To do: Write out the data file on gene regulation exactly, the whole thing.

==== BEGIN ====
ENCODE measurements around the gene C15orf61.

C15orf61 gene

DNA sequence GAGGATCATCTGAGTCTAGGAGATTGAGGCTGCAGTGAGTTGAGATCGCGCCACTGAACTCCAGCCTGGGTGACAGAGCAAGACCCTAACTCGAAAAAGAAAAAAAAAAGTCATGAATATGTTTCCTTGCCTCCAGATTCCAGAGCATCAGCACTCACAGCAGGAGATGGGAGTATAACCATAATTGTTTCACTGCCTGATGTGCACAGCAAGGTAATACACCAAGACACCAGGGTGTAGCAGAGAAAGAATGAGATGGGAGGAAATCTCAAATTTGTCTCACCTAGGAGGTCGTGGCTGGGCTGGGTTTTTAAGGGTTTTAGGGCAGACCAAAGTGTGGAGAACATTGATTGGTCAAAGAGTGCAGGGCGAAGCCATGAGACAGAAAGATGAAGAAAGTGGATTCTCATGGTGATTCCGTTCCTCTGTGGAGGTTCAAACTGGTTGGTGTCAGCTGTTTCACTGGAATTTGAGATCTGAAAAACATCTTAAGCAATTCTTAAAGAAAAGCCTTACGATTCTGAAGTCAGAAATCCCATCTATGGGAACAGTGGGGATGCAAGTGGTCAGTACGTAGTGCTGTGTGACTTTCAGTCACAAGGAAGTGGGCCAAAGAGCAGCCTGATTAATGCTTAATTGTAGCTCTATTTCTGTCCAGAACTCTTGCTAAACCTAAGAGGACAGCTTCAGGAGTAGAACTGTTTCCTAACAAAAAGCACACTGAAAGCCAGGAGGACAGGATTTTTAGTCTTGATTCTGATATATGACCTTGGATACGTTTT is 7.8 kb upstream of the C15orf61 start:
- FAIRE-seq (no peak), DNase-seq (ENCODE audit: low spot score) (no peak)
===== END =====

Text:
ENCODE measurements around the gene C15orf61.

C15orf61 gene

DNA sequence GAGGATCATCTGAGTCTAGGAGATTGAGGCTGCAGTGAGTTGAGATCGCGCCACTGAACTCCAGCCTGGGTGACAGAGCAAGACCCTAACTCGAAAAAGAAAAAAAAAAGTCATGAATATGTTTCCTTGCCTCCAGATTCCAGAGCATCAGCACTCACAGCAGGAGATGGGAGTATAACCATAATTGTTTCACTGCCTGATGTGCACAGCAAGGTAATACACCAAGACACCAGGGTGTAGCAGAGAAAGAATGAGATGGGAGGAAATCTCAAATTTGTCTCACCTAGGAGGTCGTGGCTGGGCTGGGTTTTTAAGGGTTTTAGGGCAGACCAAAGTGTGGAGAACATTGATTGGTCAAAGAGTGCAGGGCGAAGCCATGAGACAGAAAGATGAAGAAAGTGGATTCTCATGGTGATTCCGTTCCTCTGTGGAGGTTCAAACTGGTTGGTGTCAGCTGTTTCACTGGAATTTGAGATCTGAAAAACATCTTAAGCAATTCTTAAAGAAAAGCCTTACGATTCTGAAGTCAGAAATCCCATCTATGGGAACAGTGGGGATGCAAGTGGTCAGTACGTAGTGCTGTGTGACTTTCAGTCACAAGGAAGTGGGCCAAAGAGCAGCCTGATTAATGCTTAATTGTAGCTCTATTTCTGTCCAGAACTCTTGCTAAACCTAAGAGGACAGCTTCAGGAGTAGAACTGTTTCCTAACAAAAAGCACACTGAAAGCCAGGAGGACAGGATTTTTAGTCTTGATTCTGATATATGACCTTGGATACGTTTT is 7.8 kb upstream of the C15orf61 start:
- FAIRE-seq (no peak), DNase-seq (ENCODE audit: low spot score) (no peak)